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Elisha Everit

Death unknown
Burial Unknown
Memorial ID 181598306 · View Source
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Courtesy of Taylor Blades of the Finding the Maryland 400 project (

Elisha Everit enlisted into the Continental Army’s First Maryland Regiment on March 11, 1776 and was a private within Captain Patrick Sim’s Second Company at the time of the Battle of Brooklyn (otherwise known as the Battle of Long Island) on August 27, 1776. Although the battle was a defeat for the Americans, the defense provided by Everit and the other soldiers of the “Maryland 400” held off the British long enough to allow much of the trapped American army to escape. Everit was one of the lucky soldiers who survived that day, his company losing fewer than ten men. [1]

On December 10, 1776, when most of his fellow soldiers from the original First Maryland Regiment reenlisted, Everit was in a hospital unfit for service in Philadelphia for his first of many hospital visits. After being discharged in late 1776, Everit did not reenlist and instead went back to Maryland where he lived as a citizen for the next two years. [2]

In late February or early March 1778, Everit was charged with horse stealing and was briefly held as a prisoner in Montgomery County Jail. Instead of being prosecuted, he was offered a deal: if he was to join the Continental Army once again, all charges would be dismissed by the state. Everit agreed, reenlisting on March 12, 1778. [3]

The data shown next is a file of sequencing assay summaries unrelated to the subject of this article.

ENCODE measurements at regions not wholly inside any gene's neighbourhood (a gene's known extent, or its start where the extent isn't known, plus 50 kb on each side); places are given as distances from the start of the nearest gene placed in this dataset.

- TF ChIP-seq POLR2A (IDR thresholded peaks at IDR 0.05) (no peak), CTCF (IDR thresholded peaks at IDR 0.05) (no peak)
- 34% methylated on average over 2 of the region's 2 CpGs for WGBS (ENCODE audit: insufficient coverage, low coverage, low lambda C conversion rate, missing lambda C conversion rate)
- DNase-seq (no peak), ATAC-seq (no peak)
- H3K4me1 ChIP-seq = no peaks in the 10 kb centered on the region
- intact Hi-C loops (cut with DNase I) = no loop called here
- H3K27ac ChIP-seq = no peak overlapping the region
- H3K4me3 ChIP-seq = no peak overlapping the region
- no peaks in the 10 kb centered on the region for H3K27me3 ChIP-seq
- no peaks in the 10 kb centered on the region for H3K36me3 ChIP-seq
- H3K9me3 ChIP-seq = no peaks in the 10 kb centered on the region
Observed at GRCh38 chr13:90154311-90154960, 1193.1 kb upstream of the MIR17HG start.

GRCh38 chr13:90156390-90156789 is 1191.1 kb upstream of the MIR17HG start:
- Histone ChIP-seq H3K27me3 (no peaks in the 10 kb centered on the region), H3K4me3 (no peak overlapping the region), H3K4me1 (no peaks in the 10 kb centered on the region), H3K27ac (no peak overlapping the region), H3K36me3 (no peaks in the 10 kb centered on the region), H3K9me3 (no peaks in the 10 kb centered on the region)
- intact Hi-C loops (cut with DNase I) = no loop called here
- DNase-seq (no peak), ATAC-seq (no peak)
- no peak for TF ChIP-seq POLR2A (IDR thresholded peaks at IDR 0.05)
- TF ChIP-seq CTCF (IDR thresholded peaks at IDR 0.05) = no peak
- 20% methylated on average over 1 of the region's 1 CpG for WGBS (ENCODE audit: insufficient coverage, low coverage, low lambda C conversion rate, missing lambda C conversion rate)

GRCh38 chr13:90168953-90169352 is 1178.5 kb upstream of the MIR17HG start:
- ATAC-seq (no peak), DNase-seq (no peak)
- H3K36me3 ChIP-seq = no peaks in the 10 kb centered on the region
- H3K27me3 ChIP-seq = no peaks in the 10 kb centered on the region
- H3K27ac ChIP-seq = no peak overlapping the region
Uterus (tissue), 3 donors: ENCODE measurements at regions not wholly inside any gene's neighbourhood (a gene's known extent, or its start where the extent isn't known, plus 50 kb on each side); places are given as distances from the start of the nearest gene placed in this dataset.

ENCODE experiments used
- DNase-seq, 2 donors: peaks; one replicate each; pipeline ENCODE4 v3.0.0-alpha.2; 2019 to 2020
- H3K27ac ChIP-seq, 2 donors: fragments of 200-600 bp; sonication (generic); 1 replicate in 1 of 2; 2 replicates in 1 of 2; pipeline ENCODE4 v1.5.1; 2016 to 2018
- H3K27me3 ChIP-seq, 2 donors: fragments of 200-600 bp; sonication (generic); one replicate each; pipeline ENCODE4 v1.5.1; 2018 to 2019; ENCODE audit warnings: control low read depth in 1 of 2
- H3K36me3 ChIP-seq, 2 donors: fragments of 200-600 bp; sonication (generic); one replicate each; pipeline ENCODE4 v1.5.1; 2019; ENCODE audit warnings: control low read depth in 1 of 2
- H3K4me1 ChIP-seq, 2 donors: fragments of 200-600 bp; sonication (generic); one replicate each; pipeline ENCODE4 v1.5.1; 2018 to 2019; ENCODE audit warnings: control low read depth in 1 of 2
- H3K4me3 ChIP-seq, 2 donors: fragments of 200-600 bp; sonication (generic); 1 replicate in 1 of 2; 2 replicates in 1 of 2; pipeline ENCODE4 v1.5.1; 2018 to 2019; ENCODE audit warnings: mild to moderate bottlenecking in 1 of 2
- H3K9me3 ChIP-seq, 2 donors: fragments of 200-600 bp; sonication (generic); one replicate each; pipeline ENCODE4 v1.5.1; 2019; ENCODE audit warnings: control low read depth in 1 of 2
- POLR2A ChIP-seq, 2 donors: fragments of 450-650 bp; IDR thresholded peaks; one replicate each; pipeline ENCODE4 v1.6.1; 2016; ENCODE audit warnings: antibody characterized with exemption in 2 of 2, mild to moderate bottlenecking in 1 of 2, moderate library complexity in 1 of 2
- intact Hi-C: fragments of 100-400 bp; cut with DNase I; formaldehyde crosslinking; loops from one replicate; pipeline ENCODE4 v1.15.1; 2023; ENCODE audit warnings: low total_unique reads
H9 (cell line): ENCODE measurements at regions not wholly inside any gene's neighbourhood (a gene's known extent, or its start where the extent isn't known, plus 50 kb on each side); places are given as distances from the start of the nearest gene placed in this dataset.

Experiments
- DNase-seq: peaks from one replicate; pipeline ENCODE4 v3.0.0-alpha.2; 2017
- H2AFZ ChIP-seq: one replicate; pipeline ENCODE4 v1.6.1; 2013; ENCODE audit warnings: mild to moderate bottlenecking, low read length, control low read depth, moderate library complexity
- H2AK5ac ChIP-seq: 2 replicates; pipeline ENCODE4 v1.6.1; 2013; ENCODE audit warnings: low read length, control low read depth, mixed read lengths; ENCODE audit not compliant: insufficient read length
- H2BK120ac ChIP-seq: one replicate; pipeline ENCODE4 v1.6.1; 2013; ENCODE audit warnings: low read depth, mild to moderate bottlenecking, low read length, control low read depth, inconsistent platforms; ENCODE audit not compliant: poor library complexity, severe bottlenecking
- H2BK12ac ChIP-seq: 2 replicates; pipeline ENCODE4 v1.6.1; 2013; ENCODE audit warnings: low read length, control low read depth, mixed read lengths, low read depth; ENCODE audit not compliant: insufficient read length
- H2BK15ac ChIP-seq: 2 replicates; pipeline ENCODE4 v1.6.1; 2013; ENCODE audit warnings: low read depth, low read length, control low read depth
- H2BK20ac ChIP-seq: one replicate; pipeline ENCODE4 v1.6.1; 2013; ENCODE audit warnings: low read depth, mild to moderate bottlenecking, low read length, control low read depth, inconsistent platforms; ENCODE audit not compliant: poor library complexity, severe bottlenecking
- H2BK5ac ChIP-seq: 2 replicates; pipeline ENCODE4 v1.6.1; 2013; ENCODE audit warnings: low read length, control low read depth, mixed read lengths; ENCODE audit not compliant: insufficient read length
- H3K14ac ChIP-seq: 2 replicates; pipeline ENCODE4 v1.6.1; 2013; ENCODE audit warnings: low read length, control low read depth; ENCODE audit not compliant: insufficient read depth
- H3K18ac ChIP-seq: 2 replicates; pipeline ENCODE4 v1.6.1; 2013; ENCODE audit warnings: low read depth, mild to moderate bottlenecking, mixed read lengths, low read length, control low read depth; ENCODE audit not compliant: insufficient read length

Despite agreeing to serve once again, Everit did not see many of the prominent battles firsthand. Although he traveled alongside his company, he was often sick and in hospitals along the way from August 1778 to February 1779. It is unknown what he was sick with, as the hospital records list Everit as convalescent, or recovering. His service did not last long after his last hospital visit, as he was discharged from the army on April 18, 1779. [4]

Everit stayed in Maryland after the war, as he was paid ten pounds by the Western Shore Treasurer in June of 1782. There is no further record of Everit in Maryland past this date. Once home, the costs of Everit’s frequent hospital visits were not paid by the Continental Army, so it is possible he could not afford proper medical care (or spent a majority of his assets on trying to receive such). This would leave him with no property or assets that would be on record. [5]


[1] Muster Rolls and Other Records of Service of Maryland Troops in the American Revolution, Archives of Maryland Online, vol. 18, p. 8.

[2] List of Sick Soldiers in Philadelphia, December, 1776, Pennsylvania Archives, vol. 1, p. 532.

[3] Journal and Correspondence of the Council of the State of Maryland, Archives of Maryland Online, vol. 16, p. 529; Compiled Service Records of Soldiers Who Served in the American Army During the Revolutionary War. NARA M881. From

[4] Archives of Maryland Online, vol. 18, p. 106; Everit was discharged after being exchanged for a fellow soldier named Jefferson.

[5] Journal and Correspondence of the Council of Maryland, 1781-1784, Archives of Maryland Online, vol. 48, p. 182.


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  • Created by: historyhermann
  • Added: 20 Jul 2017
  • Find A Grave Memorial 181598306
  • Find A Grave, database and images ( : accessed ), memorial page for Elisha Everit (unknown–unknown), Find A Grave Memorial no. 181598306, ; Maintained by historyhermann (contributor 49112035) Unknown.